Bookmark and Share Jul 16, 2018 Get Paid To Wait To Sell Stocks At A Higher Price

by Laurie Itkin

A common investment strategy is to buy a house or apartment and rent it out for income. Frankly, this idea never appealed to me because it just seemed like a lot of work. My mother’s third husband owned a few rental properties in a low-income section of Pittsburgh, PA, where I grew up, writes Laurie Itkin.

It was difficult to evict tenants who were late on their rent. Sometimes his assets were not generating income. I remember how hard my mother worked to clean the apartments after tenants moved out.

If your goal is to generate supplemental income, consider “renting out” your stock. It is so much easier, faster, and convenient. The practice of selling call options against stock you already own is called covered call writing. A covered call consists of two steps: you buy shares of stock (or use stock you already own) and then sell call options against those shares of stock. You can use either stock or ETFs as the underlying security.

A small percentage of financial advisors (including myself) specialize in this type of strategy. It is also something you can learn to do on your own—with some education and coaching—in a self-directed brokerage account or IRA.

Writing covered calls is not a “get rich quick” strategy but is an excellent way to generate income, which you can spend or reinvest. If you like receiving dividend income from stocks, you’ll love receiving call option premium income on top of that. With covered call writing, you can generate income from many stocks that do not pay a dividend.

Which strategy is better: buy and hold or covered call?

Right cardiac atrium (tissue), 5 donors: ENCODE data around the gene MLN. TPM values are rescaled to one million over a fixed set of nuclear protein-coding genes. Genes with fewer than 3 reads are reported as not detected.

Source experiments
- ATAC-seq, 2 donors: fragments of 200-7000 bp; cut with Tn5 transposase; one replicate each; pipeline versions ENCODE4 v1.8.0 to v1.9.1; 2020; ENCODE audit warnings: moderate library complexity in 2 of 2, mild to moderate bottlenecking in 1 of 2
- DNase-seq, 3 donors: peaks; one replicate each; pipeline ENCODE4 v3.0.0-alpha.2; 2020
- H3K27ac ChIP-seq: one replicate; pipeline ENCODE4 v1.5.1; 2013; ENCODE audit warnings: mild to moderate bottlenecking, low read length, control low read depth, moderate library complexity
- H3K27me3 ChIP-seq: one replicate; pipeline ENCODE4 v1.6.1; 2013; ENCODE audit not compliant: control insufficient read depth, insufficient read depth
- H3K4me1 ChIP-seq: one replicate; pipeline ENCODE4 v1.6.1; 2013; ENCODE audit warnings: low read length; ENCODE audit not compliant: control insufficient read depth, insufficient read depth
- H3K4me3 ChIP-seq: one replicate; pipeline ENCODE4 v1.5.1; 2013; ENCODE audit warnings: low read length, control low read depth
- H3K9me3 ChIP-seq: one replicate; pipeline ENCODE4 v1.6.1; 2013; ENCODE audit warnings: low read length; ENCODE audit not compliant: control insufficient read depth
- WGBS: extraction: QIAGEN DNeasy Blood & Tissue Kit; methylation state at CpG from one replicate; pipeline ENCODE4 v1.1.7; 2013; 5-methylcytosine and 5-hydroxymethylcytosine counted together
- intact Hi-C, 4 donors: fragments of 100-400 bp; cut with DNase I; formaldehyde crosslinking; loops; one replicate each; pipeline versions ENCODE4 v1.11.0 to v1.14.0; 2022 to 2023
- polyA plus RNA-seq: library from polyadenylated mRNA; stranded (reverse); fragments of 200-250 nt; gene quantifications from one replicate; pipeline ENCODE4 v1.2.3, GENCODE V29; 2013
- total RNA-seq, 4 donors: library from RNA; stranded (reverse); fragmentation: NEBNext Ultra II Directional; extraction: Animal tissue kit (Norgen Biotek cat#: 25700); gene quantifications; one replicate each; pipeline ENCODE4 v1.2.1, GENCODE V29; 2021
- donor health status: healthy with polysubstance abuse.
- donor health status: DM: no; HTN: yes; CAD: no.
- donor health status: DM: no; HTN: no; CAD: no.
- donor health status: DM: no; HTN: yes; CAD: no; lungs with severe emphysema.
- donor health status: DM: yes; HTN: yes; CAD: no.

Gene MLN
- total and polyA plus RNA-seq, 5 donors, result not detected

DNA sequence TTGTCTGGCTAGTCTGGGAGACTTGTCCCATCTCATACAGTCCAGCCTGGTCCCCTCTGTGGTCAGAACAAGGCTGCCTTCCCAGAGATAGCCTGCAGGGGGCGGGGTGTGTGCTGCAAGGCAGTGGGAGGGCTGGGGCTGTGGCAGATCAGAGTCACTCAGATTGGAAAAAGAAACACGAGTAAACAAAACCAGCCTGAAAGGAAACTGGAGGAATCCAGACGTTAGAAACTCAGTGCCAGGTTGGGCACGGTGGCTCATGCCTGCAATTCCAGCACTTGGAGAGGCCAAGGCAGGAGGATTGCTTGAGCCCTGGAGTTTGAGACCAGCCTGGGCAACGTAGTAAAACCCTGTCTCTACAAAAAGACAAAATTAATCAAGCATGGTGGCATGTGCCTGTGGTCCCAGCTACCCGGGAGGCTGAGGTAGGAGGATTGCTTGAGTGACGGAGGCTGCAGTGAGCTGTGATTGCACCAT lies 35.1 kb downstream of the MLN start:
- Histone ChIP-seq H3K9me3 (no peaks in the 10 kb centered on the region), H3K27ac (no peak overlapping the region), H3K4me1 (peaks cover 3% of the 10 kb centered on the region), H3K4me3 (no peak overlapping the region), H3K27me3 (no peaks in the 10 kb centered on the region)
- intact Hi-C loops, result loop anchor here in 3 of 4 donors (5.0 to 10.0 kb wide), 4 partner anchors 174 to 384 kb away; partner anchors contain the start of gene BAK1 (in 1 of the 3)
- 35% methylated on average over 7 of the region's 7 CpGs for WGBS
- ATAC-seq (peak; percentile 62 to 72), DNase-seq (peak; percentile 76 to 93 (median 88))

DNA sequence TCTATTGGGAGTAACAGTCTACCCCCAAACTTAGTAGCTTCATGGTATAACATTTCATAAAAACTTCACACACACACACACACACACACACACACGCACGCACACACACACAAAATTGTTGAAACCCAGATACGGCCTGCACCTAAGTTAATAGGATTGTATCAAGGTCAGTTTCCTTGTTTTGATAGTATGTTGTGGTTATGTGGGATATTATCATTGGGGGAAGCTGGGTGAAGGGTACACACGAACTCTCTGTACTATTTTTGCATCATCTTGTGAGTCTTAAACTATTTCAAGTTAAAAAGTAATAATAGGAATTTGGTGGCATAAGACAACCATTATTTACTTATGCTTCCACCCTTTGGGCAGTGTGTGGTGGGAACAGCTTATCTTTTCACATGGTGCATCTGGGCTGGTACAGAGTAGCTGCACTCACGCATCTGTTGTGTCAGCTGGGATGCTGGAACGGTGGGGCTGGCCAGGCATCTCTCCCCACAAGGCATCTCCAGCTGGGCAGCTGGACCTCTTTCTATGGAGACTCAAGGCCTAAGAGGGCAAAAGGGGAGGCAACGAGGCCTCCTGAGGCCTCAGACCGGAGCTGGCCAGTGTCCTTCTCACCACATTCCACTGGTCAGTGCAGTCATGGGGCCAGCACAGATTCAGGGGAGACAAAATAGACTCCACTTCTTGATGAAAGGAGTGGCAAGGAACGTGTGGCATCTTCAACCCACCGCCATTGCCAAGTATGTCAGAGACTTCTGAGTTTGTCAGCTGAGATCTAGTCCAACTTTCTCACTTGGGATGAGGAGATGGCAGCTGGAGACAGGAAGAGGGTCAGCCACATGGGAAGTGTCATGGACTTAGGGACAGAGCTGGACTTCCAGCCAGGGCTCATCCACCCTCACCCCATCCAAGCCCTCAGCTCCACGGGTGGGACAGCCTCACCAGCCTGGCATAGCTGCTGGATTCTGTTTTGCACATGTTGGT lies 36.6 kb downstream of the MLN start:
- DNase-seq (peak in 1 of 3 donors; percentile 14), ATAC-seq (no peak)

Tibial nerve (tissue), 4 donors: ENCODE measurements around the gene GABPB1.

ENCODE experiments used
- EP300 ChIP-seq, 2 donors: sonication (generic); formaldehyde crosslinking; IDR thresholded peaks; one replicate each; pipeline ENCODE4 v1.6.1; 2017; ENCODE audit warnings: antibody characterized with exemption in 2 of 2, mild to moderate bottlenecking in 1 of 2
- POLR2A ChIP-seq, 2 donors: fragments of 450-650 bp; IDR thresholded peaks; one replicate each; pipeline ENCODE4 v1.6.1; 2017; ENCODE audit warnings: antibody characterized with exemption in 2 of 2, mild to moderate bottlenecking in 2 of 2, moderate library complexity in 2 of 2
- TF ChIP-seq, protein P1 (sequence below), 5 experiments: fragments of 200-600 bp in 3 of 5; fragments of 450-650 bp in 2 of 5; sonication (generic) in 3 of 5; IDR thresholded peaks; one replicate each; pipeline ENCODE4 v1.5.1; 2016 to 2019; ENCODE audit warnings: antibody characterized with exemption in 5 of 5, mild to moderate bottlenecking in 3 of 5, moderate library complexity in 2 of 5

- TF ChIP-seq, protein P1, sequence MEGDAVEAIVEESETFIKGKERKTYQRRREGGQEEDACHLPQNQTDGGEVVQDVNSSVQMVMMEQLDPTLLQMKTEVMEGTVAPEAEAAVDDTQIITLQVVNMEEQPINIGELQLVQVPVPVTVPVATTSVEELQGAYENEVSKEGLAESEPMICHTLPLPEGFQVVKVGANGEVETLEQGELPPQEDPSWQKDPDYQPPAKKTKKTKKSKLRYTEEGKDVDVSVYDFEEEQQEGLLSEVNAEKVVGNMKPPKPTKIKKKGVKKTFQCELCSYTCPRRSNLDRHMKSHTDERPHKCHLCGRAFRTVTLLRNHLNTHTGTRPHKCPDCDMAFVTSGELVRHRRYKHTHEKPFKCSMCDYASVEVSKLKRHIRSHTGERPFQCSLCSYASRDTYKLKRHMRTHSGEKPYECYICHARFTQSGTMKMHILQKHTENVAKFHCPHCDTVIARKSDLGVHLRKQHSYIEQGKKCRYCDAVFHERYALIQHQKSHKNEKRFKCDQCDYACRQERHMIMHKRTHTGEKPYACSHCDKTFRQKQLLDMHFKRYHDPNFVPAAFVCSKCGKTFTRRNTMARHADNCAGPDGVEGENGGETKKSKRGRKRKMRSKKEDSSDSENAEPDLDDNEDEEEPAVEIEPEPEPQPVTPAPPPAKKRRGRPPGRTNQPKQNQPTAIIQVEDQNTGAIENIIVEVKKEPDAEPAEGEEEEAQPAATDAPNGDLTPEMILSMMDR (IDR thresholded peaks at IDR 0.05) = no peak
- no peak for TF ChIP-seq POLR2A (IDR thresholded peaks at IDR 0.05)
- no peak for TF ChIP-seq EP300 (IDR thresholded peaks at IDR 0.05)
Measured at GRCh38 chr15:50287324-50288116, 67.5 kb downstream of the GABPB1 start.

Assume Brenda and Carol each buy 100 shares of ABC Company (ABC) at $50 per share. Carol, in addition to buying the stock, also sells one ABC call option with a $53 strike price.

Immediately she receives a $100 premium for selling the call option, which is credited to her account.

While both women made the same $5,000 investment for the stock, one way to think about it is that Carol received a $100 “rebate.” That means that Carol’s cost basis was lowered from $5,000 to $4,900. Similar to a rebate on a product you might purchase, Carol is permitted to use that $100 on anything she wants.

Although Carol received income that Brenda did not, the trade-off is that Carol’s maximum profit is capped at $400 no matter how high the stock goes up in price. That is because she must sell the stock at $53 per share if the call option buyer wants to purchase her stock any time before the option expires.

So, which is the better strategy? Brenda’s buy-and-hold strategy is the more profitable strategy only if ABC’s stock price rises above $54.

If you have a strong conviction that a stock is going to move up in price by a significant amount within a fixed period of time, then you might want to buy stock without selling call options against it.

However, do you ever really know how much a stock is going to increase in value within 30, 60, or 90 days?

If the value of the stock falls significantly, the loss from holding the stock will, in many cases, outweigh the gain you received from the option premium. That means you still need to select high-quality stocks and ETFs that work together in a manner to create a diversified portfolio that reflects your risk-to-reward preference. However, since you also create downside protection by selling call options, you create a cushion you don’t have when you simply buy stock.

Laurie Itkin is a financial advisor, author of Every Woman Should Know Her Options: Invest Your Way to Financial Empowerment, and founder of the site TheOptionsLady.com. This article is reprinted from MoneyShow.com and was published in the Chicago Tribune on July 13, 2018.

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